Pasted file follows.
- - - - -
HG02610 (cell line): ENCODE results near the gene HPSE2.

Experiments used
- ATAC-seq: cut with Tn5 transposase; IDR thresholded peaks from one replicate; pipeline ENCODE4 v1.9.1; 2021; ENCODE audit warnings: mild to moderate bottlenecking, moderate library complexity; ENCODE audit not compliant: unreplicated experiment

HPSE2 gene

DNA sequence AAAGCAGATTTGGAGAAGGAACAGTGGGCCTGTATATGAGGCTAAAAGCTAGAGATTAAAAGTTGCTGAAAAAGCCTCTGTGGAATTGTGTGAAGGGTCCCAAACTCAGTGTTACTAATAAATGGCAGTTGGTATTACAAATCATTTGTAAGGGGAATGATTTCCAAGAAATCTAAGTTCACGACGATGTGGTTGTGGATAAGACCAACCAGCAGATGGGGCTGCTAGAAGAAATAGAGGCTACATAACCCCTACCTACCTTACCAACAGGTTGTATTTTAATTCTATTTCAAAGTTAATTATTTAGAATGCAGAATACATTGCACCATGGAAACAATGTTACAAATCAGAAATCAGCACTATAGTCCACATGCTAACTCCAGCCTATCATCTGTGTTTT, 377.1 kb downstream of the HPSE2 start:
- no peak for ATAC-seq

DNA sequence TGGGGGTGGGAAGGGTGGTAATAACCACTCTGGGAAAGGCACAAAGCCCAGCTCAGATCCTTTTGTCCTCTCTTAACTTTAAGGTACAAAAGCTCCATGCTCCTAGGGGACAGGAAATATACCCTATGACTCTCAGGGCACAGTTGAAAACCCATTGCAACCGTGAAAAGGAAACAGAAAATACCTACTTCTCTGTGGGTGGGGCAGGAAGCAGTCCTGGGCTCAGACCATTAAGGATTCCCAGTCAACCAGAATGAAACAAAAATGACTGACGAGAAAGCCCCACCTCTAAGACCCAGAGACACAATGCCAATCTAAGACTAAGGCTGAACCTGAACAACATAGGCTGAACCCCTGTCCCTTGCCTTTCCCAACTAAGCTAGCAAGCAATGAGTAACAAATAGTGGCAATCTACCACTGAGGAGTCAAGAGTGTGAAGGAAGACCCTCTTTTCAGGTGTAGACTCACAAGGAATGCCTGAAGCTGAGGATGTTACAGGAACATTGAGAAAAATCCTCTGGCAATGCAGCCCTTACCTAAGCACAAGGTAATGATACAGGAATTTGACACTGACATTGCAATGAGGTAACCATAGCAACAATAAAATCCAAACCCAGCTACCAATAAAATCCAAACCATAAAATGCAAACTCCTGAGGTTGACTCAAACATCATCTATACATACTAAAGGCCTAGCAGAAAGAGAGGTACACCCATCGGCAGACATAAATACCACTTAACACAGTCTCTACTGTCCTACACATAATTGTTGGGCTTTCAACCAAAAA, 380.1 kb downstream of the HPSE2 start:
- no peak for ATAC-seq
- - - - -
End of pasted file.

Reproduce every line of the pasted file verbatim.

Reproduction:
HG02610 (cell line): ENCODE results near the gene HPSE2.

Experiments used
- ATAC-seq: cut with Tn5 transposase; IDR thresholded peaks from one replicate; pipeline ENCODE4 v1.9.1; 2021; ENCODE audit warnings: mild to moderate bottlenecking, moderate library complexity; ENCODE audit not compliant: unreplicated experiment

HPSE2 gene

DNA sequence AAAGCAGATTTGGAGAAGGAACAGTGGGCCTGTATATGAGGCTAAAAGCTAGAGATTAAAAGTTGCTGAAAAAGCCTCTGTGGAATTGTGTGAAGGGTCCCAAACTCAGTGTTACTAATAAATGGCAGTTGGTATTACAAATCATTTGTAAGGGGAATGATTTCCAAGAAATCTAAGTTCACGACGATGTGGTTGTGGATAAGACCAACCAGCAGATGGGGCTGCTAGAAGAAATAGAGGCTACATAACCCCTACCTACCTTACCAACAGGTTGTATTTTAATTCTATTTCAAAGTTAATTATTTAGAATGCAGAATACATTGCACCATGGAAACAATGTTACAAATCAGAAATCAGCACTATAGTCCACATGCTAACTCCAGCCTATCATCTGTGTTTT, 377.1 kb downstream of the HPSE2 start:
- no peak for ATAC-seq

DNA sequence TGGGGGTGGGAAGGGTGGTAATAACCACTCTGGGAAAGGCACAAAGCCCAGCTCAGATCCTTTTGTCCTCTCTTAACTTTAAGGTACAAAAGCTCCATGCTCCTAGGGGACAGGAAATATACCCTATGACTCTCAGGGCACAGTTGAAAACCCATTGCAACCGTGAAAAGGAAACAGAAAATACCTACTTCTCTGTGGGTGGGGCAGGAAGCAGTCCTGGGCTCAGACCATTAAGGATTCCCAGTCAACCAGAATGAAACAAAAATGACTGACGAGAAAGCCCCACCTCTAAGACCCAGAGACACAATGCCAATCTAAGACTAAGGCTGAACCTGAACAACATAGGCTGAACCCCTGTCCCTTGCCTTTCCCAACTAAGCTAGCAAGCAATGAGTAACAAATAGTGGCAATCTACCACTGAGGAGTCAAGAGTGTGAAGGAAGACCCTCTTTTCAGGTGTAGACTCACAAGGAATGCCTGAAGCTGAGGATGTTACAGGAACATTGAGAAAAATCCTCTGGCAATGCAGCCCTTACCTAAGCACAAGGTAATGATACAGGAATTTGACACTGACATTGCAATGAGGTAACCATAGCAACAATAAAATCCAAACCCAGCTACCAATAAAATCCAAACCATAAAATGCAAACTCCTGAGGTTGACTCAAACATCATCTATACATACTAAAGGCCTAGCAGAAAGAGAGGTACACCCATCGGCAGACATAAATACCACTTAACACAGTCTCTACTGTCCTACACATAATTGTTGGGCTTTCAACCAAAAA, 380.1 kb downstream of the HPSE2 start:
- no peak for ATAC-seq